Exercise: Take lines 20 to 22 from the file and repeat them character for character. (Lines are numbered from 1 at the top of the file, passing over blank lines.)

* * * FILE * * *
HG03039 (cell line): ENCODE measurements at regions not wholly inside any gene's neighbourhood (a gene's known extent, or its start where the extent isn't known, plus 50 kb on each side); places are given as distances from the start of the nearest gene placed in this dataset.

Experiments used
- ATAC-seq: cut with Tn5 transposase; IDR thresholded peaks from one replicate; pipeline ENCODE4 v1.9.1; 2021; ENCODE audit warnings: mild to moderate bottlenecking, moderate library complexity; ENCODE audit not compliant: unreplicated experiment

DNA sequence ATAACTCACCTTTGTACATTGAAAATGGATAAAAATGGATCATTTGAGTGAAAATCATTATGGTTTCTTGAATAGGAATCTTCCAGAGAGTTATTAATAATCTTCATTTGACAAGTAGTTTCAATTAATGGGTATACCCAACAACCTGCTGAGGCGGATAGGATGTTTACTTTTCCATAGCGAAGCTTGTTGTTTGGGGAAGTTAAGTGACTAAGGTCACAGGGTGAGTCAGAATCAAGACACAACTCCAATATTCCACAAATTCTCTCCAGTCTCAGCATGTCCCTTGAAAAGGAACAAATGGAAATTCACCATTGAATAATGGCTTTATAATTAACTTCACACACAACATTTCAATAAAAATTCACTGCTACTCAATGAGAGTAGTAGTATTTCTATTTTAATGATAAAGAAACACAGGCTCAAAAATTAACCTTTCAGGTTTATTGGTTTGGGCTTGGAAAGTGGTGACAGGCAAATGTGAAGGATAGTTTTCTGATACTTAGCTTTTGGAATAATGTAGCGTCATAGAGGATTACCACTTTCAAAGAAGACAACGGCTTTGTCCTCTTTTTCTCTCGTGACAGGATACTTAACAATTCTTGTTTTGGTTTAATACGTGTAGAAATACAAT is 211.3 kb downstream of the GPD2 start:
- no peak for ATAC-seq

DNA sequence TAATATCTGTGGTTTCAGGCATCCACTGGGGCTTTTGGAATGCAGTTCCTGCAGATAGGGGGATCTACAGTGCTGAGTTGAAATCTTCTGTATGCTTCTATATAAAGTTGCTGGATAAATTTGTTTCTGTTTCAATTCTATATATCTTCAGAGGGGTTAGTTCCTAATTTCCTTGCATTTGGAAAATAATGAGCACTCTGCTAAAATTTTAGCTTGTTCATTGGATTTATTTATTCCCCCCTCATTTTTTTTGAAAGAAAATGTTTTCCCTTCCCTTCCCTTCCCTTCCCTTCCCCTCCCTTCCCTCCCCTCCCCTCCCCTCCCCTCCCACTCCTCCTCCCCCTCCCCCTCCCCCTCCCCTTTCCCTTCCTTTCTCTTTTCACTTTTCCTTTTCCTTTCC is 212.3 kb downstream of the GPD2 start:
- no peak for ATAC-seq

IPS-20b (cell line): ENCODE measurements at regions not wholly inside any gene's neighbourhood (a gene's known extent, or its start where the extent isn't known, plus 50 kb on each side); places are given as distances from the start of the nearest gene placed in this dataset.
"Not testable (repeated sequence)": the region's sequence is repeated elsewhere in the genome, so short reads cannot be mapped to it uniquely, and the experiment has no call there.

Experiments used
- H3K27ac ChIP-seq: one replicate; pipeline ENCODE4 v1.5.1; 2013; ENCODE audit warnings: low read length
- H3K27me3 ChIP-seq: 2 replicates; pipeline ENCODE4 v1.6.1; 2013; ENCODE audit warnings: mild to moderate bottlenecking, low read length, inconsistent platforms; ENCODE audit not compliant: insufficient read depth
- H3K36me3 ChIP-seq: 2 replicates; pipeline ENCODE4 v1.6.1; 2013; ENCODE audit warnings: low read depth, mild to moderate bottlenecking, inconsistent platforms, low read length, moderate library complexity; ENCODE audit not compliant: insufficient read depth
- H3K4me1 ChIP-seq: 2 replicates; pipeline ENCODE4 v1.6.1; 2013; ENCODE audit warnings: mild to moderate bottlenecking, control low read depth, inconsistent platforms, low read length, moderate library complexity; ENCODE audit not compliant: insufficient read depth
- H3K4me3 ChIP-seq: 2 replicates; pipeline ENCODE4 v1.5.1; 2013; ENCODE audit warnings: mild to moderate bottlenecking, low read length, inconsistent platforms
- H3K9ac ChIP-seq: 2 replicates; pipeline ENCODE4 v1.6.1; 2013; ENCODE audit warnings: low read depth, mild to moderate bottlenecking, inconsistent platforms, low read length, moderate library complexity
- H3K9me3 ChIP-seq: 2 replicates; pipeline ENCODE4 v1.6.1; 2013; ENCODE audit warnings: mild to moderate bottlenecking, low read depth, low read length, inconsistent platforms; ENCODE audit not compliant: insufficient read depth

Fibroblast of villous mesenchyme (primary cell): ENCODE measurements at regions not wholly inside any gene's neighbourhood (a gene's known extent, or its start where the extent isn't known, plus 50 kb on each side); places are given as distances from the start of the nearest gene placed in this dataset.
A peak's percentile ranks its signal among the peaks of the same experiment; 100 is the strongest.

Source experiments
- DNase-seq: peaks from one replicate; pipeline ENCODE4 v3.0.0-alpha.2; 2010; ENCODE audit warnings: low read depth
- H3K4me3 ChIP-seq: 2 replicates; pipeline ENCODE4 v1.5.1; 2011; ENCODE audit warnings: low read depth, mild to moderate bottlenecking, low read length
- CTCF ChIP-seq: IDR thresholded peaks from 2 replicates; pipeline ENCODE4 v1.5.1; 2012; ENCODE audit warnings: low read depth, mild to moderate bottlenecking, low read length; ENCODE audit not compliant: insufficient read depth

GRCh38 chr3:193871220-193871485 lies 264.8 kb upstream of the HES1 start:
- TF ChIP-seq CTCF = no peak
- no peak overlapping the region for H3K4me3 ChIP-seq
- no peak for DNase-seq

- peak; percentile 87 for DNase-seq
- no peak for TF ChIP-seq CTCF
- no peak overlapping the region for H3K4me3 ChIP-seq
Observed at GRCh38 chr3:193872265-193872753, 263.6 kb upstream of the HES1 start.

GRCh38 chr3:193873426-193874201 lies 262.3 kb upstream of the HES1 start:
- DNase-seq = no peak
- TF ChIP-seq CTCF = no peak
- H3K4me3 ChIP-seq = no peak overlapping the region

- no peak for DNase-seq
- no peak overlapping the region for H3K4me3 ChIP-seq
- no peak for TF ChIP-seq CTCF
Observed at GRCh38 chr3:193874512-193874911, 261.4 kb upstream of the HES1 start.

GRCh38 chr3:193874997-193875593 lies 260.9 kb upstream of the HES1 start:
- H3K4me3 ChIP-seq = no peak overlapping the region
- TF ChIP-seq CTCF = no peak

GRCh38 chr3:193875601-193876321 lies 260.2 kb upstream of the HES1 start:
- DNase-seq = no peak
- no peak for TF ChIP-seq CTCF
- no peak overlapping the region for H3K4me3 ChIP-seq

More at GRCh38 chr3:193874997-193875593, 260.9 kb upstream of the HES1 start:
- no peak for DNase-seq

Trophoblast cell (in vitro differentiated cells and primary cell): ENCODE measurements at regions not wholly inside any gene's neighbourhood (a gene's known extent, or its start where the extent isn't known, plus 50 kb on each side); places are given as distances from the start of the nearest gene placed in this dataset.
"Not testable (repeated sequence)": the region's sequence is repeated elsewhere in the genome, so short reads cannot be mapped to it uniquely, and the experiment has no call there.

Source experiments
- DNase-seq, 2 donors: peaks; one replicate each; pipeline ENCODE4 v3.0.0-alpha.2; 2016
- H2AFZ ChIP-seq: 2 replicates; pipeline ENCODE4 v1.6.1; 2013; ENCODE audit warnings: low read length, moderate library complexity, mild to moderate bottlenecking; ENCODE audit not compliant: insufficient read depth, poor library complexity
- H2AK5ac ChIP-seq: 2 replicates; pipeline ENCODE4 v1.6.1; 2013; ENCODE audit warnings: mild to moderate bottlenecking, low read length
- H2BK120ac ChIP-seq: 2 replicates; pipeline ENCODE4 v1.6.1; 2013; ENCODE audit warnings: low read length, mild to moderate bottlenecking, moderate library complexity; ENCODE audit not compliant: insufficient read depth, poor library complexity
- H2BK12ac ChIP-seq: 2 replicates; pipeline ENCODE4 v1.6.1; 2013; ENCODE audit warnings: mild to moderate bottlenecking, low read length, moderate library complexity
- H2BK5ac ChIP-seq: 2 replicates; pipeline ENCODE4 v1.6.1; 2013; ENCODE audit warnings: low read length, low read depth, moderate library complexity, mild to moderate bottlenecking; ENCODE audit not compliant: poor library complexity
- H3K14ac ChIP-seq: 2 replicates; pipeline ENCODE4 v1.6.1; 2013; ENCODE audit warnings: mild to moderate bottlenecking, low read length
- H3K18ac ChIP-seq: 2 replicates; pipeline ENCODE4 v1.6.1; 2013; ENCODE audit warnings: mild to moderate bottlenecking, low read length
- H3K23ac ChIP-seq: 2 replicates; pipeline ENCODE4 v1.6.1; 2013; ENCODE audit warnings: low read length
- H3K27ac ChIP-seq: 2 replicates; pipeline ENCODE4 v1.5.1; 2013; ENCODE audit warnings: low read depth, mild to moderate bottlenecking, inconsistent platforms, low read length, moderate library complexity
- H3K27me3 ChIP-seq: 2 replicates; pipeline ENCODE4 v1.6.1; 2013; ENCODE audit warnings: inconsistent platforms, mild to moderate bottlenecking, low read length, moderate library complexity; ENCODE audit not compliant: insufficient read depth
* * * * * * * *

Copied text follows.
Source experiments
- DNase-seq: peaks from one replicate; pipeline ENCODE4 v3.0.0-alpha.2; 2010; ENCODE audit warnings: low read depth
- H3K4me3 ChIP-seq: 2 replicates; pipeline ENCODE4 v1.5.1; 2011; ENCODE audit warnings: low read depth, mild to moderate bottlenecking, low read length